What Rothfuss did make clear is he’d rather be working on almost anything else. Since the release of the second book in the Kingkiller Chronicles, he has published two novellas and a short story set in the same world as the trilogy. Writing them was like eating “cupcakes,” while working on the third book is like sitting down to “a plate of carrots.” In his foreword to one of those novellas, The Slow Regard of Silent Things, Rothfuss warns readers that they may not want to buy the book: “It doesn’t do a lot of the things a classic story is supposed to do.” The third book, on the other hand, must provide a satisfying conclusion to the alluring mysteries he’s so deftly arranged. “If it’s bad,” Rothfuss told me, “people will be unhappy, and the book will die and the series will die. We’ve all experienced bad sequels or the bad end of a trilogy. We’ve all all dealt with that disappointment.”
The best advice he ever received, Rothfuss says, was from the writer who ran the workshop he attended after he won that first short-story contest: “It’s late once, but it’s bad forever.”
At a book signing toward the end of Comic Con, Rothfuss, by now accustomed to the large crowds, was all efficiency. He instructed assistants to tell the fans in the growing line how to fold their posters so he could sign as many as possible. He used to write long inscriptions in each book; now there are so many fans he doesn’t have the time to write the “to” before each name. “You have to slice yourself finer and finer,” he said. “I don’t know where it ends.”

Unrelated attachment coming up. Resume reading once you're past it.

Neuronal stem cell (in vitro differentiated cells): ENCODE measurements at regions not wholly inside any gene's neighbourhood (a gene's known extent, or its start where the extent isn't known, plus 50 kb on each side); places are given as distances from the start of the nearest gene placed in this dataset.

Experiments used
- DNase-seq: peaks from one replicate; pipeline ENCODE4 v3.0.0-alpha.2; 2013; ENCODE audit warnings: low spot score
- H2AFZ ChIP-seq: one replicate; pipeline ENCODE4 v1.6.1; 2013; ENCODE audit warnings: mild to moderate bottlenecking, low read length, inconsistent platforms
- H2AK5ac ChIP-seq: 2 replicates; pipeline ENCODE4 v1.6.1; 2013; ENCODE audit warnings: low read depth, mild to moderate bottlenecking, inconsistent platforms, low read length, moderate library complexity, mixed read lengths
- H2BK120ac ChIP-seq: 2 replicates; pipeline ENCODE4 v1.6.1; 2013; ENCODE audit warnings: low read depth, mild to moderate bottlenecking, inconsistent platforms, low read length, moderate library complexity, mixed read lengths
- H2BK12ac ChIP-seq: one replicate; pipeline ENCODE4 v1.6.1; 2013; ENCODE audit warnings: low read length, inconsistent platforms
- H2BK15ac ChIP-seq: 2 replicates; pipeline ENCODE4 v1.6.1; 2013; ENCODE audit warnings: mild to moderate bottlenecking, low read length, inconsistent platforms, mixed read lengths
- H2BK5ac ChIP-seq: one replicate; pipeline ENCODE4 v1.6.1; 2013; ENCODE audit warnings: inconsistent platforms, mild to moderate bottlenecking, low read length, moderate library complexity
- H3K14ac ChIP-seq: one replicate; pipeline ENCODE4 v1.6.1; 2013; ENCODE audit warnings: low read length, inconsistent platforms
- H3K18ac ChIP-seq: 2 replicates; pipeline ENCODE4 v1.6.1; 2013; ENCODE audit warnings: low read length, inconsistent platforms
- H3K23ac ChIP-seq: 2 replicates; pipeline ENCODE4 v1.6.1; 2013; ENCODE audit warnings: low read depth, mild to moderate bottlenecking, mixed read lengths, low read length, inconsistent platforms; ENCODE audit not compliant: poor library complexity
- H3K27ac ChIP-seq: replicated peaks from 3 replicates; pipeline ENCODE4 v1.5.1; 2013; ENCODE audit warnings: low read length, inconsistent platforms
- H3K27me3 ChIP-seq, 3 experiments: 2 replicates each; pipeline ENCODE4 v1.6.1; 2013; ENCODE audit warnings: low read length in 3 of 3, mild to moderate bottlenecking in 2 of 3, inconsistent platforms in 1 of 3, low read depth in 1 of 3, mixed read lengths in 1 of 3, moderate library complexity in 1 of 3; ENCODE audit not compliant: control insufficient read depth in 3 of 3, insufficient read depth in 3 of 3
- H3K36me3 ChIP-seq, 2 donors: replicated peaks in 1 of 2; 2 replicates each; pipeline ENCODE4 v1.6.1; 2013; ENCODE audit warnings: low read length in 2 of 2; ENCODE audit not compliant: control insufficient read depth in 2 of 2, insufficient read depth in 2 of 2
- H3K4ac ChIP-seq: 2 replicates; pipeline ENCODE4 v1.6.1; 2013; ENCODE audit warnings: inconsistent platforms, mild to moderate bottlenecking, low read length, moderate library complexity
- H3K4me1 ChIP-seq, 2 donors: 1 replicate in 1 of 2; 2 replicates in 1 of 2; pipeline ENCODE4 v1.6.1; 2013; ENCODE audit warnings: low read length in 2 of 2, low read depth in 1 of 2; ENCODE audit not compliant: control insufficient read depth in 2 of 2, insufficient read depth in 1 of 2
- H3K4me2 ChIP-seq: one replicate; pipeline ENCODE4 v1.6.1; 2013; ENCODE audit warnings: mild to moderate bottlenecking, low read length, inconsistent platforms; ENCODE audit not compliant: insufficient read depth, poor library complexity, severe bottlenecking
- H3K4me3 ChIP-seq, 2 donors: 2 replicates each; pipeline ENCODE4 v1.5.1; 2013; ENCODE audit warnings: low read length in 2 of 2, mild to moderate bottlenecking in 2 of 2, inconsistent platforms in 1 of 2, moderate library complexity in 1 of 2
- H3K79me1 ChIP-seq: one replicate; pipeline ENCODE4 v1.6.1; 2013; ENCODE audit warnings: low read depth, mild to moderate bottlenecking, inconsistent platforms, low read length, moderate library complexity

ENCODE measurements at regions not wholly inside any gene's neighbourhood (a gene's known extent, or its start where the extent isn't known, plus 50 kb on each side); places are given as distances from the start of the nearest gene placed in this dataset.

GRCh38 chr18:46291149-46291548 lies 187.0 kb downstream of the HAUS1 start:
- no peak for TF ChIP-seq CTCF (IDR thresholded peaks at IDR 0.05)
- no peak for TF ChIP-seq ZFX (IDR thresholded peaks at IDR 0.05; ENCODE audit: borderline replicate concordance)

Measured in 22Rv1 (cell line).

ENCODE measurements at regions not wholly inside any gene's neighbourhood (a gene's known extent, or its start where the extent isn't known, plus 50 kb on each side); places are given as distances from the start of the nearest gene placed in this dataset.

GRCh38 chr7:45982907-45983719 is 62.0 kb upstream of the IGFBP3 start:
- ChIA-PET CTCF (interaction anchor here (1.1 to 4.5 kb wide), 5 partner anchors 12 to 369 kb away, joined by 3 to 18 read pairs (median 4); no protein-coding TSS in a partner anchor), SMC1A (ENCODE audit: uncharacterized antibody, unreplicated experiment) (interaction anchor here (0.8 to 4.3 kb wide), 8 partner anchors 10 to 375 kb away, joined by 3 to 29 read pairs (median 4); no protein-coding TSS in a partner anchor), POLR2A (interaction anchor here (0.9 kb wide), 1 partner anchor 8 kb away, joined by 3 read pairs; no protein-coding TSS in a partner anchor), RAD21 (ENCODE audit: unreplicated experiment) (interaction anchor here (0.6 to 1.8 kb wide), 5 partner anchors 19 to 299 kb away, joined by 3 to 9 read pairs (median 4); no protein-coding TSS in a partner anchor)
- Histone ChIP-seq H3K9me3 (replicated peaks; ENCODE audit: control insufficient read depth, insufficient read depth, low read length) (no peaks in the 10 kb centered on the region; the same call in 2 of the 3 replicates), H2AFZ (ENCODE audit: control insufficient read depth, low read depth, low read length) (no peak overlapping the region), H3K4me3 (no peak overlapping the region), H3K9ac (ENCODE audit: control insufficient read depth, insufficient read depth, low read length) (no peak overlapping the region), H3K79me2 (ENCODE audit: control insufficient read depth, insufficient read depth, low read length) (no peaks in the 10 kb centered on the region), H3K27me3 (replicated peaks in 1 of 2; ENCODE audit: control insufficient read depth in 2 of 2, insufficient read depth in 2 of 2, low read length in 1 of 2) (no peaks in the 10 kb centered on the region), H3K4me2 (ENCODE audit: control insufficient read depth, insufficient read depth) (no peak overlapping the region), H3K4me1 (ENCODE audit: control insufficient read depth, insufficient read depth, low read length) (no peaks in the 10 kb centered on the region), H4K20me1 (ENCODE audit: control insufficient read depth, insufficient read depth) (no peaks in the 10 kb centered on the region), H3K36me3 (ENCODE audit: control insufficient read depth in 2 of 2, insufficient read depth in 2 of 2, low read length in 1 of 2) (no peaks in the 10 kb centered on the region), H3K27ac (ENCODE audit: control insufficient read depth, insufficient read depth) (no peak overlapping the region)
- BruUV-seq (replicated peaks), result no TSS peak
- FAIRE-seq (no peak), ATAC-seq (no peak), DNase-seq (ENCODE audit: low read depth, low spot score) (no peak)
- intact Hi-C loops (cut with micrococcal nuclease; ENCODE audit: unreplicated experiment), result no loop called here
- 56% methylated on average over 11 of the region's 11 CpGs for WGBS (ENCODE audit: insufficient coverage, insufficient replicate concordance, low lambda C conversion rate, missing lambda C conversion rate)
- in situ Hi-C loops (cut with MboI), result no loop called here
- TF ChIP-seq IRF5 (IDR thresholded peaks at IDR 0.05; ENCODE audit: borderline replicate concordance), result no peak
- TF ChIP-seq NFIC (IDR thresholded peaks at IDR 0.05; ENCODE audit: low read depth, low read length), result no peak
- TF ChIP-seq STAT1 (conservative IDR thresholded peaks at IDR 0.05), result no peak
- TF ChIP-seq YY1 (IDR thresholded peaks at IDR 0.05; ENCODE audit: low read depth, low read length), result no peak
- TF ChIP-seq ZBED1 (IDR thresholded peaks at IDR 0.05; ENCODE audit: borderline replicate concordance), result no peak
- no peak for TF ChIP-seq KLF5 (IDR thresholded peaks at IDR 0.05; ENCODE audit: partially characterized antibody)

As he sat patiently, Sharpie poised, one fan after another told him the book had changed their lives. Several offered gifts. A girl dressed as Smaug, covered in glittering red and gold scales, presented him with a crystal pin she’d made. “It’s too hard for me to take a gift and not feel really guilty,” Rothfuss told her, ruffling through his leather backpack until he found a pin he’d designed in collaboration with a jeweler, which he offered in exchange.
Of course, there were others who wanted to talk about what Rothfuss called “the monolith” standing in his path.
“I’m looking forward to the third book,” said one.
Rothfuss replied flatly, “So am I.”
*A version of this article appears in the October 30, 2017, issue of New York Magazine.